I'm fairly certain, as well, that this is a Fukien Tea. Propagating through cuttings is possible, so is air-layering. Fukien Teas, historically, do extraordinarily poorly when kept indoors. However, they can not be kept outside during New York winters either. Unless you live in a zone conducive to keeping the species, it will have to spend a good amount of time indoors. For Fukien, this means six months out of the year, or more. I would not be comfortable keeping one outside until after Mother's Day, and I'd bring it in before October. The keeping inside is what makes them difficult. They need higher humidity and prefer to NOT dry out at all, ever, IME. I've had a lot more luck with this (and similar species like Serissa and Sageretia) tree by ignoring the traditional advice to use low-organic, fast-draining soils. Simply put, there are many ways to do things, usually, and to ignore non-traditional methods in favor of traditional ones that are proven to fail thousands of times over is... well... silly.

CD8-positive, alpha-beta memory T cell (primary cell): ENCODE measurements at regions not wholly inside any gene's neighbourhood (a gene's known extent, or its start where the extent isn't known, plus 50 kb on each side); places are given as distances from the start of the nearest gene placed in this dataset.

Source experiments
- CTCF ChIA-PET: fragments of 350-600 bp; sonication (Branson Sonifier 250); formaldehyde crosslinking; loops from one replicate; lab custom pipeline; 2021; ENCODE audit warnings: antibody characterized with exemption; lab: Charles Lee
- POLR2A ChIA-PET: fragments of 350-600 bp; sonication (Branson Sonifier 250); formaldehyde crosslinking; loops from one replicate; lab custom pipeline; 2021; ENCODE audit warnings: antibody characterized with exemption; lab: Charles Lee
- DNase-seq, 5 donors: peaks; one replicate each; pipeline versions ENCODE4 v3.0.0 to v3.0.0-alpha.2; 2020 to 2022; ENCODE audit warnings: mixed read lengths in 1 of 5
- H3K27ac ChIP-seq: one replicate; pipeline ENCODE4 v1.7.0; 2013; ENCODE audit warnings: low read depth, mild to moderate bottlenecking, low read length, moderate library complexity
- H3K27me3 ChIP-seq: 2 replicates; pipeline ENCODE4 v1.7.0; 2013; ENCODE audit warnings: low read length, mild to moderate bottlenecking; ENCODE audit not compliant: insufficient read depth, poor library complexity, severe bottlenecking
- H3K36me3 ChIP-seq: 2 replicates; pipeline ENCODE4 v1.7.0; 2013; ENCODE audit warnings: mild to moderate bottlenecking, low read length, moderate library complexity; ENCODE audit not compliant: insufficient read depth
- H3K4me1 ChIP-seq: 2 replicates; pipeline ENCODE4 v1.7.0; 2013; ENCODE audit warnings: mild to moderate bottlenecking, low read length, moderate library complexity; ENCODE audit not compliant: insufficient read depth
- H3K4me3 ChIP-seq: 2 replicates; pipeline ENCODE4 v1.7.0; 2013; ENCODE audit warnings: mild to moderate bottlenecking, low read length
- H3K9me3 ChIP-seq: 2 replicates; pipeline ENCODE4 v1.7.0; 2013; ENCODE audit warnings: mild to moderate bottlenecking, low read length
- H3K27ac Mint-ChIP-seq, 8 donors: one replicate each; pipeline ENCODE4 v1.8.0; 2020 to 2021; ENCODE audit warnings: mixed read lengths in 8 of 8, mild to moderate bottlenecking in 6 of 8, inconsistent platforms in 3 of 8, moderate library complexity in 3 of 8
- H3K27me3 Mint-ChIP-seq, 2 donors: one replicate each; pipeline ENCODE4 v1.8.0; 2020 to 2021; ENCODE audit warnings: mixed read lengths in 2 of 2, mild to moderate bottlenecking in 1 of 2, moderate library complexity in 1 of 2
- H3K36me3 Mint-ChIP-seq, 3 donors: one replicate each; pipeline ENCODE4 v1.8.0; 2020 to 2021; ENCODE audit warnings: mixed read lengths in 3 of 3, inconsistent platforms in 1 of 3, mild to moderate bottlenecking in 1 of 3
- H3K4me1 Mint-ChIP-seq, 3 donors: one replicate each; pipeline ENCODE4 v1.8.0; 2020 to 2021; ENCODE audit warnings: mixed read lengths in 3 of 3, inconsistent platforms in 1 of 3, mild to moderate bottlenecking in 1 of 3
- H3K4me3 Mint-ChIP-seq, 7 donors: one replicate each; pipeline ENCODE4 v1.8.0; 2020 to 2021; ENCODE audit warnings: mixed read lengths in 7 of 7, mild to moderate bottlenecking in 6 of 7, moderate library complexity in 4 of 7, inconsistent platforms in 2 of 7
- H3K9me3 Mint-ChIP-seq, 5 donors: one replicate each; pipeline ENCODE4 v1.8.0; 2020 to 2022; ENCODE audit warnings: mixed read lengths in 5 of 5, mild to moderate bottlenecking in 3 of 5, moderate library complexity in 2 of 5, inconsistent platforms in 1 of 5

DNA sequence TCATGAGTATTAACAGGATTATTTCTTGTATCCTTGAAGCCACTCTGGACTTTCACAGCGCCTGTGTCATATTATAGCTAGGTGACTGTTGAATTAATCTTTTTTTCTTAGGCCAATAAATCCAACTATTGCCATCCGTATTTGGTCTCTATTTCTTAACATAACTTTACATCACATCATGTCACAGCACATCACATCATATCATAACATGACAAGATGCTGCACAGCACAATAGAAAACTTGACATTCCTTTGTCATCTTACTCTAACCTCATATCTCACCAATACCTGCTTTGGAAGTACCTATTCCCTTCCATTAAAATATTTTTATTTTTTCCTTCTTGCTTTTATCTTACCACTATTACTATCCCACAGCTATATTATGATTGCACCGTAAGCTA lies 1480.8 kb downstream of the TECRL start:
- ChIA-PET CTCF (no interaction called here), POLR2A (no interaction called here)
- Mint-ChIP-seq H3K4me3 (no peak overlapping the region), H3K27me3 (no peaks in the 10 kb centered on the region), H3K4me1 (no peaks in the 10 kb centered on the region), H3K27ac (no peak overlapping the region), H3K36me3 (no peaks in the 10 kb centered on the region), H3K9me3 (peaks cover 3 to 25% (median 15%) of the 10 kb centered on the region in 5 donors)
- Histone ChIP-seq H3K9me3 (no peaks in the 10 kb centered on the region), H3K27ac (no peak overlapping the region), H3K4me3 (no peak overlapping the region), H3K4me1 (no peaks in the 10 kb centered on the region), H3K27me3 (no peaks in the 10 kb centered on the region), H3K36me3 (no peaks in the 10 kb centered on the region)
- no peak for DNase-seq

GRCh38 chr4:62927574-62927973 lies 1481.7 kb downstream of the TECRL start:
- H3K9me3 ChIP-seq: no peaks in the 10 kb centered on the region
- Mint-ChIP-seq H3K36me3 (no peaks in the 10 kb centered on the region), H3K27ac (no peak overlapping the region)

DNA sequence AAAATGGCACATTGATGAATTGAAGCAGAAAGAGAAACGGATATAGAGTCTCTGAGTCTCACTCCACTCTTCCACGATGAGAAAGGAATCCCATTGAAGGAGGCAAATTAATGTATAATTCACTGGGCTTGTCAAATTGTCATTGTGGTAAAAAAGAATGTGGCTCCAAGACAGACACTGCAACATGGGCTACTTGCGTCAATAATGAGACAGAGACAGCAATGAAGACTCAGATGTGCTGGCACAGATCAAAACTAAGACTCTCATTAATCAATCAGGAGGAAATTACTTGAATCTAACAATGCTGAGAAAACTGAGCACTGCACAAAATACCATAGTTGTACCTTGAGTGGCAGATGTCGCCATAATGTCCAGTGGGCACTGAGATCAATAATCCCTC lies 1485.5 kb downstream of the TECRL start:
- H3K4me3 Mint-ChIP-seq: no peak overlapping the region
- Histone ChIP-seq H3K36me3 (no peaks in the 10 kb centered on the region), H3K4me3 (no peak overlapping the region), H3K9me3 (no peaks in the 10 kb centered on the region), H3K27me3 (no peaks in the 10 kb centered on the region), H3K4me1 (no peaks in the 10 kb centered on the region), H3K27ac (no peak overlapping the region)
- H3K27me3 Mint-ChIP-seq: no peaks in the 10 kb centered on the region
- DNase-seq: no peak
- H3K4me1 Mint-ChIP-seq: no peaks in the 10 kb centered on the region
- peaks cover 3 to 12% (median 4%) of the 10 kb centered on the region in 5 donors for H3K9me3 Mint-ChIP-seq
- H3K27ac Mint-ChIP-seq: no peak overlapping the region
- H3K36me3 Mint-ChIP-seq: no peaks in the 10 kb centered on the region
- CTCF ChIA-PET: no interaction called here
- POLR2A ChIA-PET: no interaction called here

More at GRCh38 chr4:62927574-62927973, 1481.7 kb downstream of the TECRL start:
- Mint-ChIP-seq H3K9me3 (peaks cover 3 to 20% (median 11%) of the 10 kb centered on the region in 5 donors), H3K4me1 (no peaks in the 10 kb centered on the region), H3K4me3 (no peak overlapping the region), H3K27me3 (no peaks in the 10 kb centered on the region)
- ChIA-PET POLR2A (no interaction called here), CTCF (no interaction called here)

So, if your tree starts dropping leaves, either set it up in a terrarium, or repot it into a mix that is at least 50% potting soil. Seriously. My first successful overwinter, ever of Sageretia, Ehretia, and Serissa all came from ignoring traditional advice.